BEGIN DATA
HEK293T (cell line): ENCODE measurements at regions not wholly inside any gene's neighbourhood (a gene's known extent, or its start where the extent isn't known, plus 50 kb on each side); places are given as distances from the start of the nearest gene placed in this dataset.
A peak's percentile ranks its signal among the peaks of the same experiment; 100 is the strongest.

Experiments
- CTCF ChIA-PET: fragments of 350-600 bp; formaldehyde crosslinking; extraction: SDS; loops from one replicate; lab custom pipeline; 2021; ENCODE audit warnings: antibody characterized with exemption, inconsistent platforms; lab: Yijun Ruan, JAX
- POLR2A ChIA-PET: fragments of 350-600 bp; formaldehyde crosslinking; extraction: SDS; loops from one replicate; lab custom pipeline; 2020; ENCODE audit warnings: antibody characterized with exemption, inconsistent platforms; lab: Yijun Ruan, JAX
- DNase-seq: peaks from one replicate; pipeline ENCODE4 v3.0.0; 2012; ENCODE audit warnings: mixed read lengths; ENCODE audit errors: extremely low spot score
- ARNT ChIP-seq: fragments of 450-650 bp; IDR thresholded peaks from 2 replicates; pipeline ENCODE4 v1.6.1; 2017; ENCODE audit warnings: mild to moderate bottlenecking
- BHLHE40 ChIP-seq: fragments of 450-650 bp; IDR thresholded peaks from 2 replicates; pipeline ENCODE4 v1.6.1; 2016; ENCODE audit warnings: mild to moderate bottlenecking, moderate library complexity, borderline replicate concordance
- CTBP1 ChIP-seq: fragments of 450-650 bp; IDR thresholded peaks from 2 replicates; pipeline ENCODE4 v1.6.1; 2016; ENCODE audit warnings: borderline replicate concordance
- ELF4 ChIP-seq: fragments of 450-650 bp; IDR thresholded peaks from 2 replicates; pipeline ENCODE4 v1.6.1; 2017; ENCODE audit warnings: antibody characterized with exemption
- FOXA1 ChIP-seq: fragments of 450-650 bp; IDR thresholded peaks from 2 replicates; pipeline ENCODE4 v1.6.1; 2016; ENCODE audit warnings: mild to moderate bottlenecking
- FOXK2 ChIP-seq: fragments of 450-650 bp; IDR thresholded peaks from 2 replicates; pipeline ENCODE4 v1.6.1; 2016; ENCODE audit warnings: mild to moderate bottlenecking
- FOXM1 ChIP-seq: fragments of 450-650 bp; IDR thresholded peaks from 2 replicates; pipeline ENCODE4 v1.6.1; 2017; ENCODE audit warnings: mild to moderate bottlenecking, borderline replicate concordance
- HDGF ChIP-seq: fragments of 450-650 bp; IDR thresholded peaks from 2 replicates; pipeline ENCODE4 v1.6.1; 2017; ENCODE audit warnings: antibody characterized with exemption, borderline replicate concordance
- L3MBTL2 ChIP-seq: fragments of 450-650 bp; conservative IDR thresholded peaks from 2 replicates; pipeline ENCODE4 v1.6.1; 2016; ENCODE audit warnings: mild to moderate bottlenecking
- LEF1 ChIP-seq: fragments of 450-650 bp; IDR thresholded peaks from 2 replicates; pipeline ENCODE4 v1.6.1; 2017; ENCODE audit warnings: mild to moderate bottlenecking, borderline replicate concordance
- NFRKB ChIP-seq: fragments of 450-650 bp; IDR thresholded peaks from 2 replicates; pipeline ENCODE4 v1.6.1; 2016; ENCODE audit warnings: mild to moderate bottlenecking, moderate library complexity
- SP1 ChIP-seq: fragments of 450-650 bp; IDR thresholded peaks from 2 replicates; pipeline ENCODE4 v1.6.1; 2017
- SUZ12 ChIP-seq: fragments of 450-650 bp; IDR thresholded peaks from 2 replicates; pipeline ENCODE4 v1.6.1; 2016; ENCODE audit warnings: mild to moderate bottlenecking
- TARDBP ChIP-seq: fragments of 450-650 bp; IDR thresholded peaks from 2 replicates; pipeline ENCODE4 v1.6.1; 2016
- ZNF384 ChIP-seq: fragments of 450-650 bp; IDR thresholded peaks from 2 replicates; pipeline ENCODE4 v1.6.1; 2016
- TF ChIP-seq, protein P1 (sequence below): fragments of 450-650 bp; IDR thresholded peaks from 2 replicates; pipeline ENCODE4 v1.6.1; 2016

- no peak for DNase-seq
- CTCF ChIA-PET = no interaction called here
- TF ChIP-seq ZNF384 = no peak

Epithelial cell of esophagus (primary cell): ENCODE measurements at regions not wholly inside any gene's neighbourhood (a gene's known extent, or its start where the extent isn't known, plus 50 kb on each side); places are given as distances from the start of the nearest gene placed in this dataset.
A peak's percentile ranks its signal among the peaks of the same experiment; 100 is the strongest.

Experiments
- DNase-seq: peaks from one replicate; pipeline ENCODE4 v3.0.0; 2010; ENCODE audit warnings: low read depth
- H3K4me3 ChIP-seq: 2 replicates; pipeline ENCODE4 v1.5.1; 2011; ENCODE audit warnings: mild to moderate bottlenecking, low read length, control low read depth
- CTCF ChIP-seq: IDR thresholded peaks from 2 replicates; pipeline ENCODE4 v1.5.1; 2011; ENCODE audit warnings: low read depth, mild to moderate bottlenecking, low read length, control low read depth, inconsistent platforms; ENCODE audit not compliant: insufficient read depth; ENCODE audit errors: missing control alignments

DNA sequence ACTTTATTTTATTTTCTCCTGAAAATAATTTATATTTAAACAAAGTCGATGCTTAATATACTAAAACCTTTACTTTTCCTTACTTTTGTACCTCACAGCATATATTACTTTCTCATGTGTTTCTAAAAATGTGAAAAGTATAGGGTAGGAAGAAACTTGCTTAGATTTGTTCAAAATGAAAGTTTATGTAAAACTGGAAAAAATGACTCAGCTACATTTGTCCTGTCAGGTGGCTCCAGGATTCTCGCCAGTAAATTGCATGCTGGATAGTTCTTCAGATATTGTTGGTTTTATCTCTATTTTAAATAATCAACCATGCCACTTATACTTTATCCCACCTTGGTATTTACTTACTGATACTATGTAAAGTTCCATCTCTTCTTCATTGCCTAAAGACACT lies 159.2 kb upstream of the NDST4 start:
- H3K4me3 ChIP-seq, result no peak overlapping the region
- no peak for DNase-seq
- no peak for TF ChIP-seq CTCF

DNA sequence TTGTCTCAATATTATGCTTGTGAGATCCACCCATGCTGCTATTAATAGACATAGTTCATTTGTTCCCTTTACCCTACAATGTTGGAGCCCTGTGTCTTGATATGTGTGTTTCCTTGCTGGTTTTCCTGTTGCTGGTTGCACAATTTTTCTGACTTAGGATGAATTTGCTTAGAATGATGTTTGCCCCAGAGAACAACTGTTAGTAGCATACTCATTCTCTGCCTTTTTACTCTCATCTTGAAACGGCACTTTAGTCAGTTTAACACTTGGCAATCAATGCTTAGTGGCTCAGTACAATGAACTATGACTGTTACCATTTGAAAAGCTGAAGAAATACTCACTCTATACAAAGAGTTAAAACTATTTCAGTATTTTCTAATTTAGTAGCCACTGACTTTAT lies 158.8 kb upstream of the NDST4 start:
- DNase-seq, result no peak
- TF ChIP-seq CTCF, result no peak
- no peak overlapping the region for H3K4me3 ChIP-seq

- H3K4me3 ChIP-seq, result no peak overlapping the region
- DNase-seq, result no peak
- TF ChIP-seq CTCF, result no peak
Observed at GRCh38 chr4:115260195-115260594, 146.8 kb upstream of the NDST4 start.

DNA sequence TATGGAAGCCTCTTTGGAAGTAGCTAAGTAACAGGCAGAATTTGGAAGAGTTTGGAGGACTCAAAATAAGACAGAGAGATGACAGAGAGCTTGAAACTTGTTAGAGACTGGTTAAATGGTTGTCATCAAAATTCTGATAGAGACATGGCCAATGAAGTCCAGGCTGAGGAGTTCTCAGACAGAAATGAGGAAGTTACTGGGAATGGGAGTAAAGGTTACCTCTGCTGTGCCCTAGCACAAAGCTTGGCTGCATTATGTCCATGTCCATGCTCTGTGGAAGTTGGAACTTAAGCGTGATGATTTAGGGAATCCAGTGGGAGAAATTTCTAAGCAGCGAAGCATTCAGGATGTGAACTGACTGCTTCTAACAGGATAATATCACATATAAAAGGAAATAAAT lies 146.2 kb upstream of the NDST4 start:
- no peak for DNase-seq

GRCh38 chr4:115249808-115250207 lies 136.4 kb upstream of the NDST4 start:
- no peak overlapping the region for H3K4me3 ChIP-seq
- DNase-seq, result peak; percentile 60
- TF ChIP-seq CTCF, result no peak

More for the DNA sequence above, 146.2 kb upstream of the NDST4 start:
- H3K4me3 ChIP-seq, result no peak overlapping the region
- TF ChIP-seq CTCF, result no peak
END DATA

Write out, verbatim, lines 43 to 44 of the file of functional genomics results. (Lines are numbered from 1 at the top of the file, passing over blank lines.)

Observed at GRCh38 chr4:115260195-115260594, 146.8 kb upstream of the NDST4 start.

DNA sequence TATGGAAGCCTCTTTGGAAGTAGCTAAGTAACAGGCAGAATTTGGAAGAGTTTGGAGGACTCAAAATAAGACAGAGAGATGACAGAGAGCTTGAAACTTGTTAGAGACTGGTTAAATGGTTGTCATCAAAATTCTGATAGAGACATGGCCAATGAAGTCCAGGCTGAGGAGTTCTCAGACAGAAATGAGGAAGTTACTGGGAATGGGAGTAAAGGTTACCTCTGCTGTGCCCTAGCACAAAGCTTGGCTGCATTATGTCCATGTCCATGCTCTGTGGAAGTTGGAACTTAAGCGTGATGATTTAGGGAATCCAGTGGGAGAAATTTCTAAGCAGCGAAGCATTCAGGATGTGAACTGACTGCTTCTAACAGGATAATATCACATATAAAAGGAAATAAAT lies 146.2 kb upstream of the NDST4 start: